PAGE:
11: "The Lion, the Witch and the Wardrobe" – 85 million

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"The Lion, The Witch and The Wardrobe" by C.S. Lewis, published in 1950, is a classic example of a "magical doorway" story. Hazel Nicholson/Flickr

C.S. Lewis published this religious-themed fantasy as hardcover fiction in 1950. Intended as a children's book, “The Lion, the Witch and the Wardrobe” is set during World War II and is a classic example of a "magical doorway" story, in which the adventures begin when a gate between the normal world and a magical one is discovered. This formula would, of course, be used to great success years later by J.K. Rowling.

Lewis' young protagonists travel to a realm called Narnia during World War II, where they encounter all manner of anthropomorphized animals, fantastical people and a godly lion. This book led to an entire series of Narnia novels. Like nearly every book on this list that isn't a dictionary, it was also made into a film.

12: "The Da Vinci Code" – 80 million

Dan Brown's 2003 mystery novel, "The Da Vinci Code," about a conspiracy hiding the horrifying truth of the dark secrets of the Catholic Church, was no doubt boosted in popularity when the Catholic Church decried it (and the inevitable film, starring Tom Hanks, which was released in 2006).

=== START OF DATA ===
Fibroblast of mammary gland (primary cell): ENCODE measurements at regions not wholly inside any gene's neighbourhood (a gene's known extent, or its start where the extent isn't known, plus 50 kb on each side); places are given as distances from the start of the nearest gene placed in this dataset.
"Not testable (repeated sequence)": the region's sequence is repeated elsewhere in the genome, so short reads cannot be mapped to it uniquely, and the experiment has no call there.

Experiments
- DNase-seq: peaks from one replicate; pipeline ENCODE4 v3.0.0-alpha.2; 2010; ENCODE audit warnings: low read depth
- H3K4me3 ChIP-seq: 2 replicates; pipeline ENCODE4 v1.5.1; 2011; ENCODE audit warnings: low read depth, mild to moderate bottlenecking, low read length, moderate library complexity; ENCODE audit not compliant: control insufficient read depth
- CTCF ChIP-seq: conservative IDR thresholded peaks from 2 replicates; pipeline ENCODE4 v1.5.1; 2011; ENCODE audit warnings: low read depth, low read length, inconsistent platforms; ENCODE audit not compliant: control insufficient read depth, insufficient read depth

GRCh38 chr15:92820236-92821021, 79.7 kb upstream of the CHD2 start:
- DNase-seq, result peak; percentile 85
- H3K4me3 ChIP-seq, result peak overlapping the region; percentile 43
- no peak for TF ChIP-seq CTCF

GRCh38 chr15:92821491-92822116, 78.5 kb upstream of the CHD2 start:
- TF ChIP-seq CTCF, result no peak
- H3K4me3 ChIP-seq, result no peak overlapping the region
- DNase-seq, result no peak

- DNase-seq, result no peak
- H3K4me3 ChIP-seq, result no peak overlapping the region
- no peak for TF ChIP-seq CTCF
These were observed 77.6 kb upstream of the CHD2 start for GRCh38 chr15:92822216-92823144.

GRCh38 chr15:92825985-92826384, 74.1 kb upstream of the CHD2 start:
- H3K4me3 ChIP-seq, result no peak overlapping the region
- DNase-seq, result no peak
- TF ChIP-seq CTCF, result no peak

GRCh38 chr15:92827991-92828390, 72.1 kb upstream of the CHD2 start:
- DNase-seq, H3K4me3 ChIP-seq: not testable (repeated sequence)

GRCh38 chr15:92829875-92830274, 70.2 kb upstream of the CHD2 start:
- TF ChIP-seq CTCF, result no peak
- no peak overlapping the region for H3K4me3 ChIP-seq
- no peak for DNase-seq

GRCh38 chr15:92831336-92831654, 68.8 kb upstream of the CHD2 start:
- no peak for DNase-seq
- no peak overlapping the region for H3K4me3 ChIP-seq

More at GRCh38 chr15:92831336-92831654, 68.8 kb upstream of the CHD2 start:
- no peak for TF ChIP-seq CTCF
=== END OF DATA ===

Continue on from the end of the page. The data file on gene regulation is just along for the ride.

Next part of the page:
Not only does "The Da Vinci Code" show that mystery novels are capable of holding their own against the fantasy books on this list, but Brown's book sparked renewed cultural interest in the shadowy underpinnings of the historical dark secrets of well-known organizations. His subsequent book, "The Lost Symbol," released in 2006, broke one-day sales records at the time. "The Da Vinci Code" remains Brown's best-selling book so far, with more than 80 million copies sold.

13: "The Alchemist" – 80 million

"The Alchemist," Paulo Coelho's mystical story of Santiago, an Andalusian shepherd boy, comes in at No. 13 on our list. Written in Portuguese in 1986, and then translated into English in 1993, "The Alchemist" is touted as an allegorical masterpiece about a young shepherd who seeks his destiny in the desert.

Several sources indicate "The Alchemist" has sold 80 million copies worldwide.